It's nice to have many people visit your Web site. It's even better when people don't just come to your site, but also enjoy your content. But, best of all is when visitors to your site do what you would like them to do—sign up for your newsletter, register for your SaaS application or buy one of your products.
The rate at which visitors become customers is called the "conversion rate", and it's probably the top priority for Web-based businesses. If you can convert 10% of your visitors into customers, you're doing twice as well as the person who can convert 5% of visitors into customers.
What leads people to convert more often? That's a question to which I'm still learning the answer, as is an entire industry of Internet marketers and "conversion optimization" experts. The thing is, it's often difficult to know what will work. Should you use a green button or a red one? Should your headline be a question or a statement?
One of the most popular, and effective, ways to check the effectiveness of your copy is to do "split testing", sometimes known as "A/B testing". Although I heard about A/B testing years ago, I have only recently actually started to apply it.
In this article, I describe a simple way to run split tests on your Web pages. The examples I show here are written in Ruby, but there are A/B testing libraries for many different languages. There also are third-party businesses that can help you with A/B testing, either on your own Web site or on your mailing lists, lead pages and other products.
It's All about Conversion
The most important thing to keep in mind when you're doing split testing is that you're trying to get users to do something. What that something is depends on your site. The goal at Amazon is to get you to buy things. The goal at Google is to get you to click on ads. And the goal for a mailing-list subscription form is to get people to sign up.
Once visitors have achieved your goal, they have been "converted" into customers. The goal is to increase the number of such conversions—giving you more customers, subscribers or users of your system. The key insight with split testing is that by changing the text, graphics and even layout of your page, the number of conversions will change as well. The question is, which of your various ideas will work best?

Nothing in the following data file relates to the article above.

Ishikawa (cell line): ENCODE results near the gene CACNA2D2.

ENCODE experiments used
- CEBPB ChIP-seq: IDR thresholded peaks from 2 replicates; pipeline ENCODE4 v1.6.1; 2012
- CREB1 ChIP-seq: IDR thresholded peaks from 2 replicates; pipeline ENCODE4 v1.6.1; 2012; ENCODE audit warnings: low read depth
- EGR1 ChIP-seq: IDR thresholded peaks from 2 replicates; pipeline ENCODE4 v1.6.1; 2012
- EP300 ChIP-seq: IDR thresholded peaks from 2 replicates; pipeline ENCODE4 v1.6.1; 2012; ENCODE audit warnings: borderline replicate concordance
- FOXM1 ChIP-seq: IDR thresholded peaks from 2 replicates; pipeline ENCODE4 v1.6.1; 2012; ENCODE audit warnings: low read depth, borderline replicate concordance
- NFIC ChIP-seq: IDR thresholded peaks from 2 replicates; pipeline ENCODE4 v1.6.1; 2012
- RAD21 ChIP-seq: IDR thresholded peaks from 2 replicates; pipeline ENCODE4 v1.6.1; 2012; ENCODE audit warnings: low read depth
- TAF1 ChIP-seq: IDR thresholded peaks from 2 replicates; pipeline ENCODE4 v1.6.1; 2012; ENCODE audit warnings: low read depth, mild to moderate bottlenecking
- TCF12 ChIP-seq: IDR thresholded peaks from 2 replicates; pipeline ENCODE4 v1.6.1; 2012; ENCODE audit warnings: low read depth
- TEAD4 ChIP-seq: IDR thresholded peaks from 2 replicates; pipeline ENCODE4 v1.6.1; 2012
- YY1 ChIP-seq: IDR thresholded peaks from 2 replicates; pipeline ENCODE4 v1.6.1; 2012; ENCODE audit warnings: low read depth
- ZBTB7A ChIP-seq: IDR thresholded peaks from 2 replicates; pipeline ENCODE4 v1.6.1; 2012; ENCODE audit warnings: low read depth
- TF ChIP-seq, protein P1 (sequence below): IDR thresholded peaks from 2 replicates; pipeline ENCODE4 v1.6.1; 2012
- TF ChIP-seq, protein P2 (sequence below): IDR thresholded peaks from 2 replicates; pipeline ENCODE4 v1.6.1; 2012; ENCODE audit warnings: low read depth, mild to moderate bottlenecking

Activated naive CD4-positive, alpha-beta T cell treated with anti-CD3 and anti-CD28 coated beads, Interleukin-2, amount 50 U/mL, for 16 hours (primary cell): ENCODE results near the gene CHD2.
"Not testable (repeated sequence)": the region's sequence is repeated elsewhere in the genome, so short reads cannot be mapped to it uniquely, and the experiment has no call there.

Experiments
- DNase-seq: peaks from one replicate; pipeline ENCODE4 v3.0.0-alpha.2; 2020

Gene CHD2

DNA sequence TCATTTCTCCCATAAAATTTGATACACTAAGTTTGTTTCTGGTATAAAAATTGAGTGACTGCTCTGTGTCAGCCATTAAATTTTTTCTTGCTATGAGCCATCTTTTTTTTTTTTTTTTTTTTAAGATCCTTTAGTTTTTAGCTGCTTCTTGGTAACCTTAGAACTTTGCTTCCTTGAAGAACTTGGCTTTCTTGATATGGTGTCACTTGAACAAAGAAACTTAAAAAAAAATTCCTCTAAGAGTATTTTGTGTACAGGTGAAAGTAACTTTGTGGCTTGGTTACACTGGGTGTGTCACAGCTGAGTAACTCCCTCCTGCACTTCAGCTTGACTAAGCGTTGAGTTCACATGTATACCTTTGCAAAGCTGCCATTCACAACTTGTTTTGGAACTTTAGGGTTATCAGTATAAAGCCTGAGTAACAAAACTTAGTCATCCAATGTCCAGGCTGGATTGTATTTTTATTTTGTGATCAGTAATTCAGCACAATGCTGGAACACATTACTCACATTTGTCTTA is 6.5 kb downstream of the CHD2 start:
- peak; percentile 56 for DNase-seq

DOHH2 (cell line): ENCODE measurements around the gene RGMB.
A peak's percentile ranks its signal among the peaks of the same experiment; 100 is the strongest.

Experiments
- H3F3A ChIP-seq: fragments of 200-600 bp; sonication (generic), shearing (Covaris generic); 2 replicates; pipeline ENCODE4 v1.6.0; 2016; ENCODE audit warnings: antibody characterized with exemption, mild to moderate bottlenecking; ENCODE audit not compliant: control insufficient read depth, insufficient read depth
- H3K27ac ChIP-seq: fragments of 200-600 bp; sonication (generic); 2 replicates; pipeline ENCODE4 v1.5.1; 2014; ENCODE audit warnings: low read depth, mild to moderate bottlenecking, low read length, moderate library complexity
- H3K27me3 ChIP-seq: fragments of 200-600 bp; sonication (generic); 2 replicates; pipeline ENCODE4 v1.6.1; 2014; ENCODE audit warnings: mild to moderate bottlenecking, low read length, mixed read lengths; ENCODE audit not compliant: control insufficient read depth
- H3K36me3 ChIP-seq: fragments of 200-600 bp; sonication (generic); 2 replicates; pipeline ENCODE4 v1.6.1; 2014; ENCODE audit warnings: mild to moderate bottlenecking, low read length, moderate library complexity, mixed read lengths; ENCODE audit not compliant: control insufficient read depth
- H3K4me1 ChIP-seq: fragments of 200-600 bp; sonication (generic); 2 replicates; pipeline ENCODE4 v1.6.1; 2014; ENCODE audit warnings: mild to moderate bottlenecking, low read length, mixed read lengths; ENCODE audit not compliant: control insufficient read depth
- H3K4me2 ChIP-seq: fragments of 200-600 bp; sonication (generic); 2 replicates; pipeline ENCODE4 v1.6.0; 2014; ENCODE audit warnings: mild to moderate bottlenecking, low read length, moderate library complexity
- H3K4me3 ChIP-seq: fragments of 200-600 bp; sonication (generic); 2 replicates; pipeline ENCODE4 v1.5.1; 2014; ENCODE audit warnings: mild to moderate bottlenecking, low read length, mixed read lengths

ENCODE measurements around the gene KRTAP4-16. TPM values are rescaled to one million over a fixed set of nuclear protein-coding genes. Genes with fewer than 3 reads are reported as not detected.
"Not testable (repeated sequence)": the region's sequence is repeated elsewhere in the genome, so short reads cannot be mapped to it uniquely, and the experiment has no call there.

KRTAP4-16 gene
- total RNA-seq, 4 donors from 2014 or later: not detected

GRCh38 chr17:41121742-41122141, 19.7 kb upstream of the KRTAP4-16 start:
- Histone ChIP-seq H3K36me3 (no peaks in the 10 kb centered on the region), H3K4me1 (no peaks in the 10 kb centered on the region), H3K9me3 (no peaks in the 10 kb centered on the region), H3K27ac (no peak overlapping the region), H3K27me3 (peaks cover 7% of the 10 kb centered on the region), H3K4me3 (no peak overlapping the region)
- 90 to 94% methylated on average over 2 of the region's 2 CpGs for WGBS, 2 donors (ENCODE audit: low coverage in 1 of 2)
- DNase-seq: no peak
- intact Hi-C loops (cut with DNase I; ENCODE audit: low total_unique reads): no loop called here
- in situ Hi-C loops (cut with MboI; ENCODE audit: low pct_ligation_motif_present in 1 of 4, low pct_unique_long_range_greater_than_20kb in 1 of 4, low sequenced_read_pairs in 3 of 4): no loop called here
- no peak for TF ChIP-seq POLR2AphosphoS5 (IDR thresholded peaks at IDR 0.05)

Split testing uses the scientific method, backed by simple statistics, to try to answer that question. In science, you can test a hypothesis by using a control and an experiment. Split testing works the same way. You take your existing text and an alternate text, and display them to your users. One of them probably will work better than the other. You analyze the numbers to understand which worked better, and then you use the best one. Then you start all over again, trying to find another improvement via split testing.
In order for split testing to work, you need to do several things:
Define what counts as a conversion. This often is described in terms of the user arriving at a particular page on the site, such as a "thank you" for shopping that appears after a successful sale.
Define the control and alternate texts.
Wait for enough users to see both.
Analyze the numbers.
Regular readers of this column know that I tend to use Ruby on Rails for most of my Web development work. Rails isn't the only Web framework written in Ruby, although it certainly is the most widely used. All modern Ruby-based Web frameworks use "Rack" to communicate with the HTTP server software that invokes them. This is analogous to the Python world's WSGI. The idea in both of these cases is that the HTTP server doesn't need to know much about the Ruby or Python application (or framework) and vice versa. This means libraries that know how to work with Rack can operate with any framework, not just with Rails. In the specific case of Ruby, Rack-sensitive gems thus can work with Rails, Sinatra or anything else that follows the Rack API.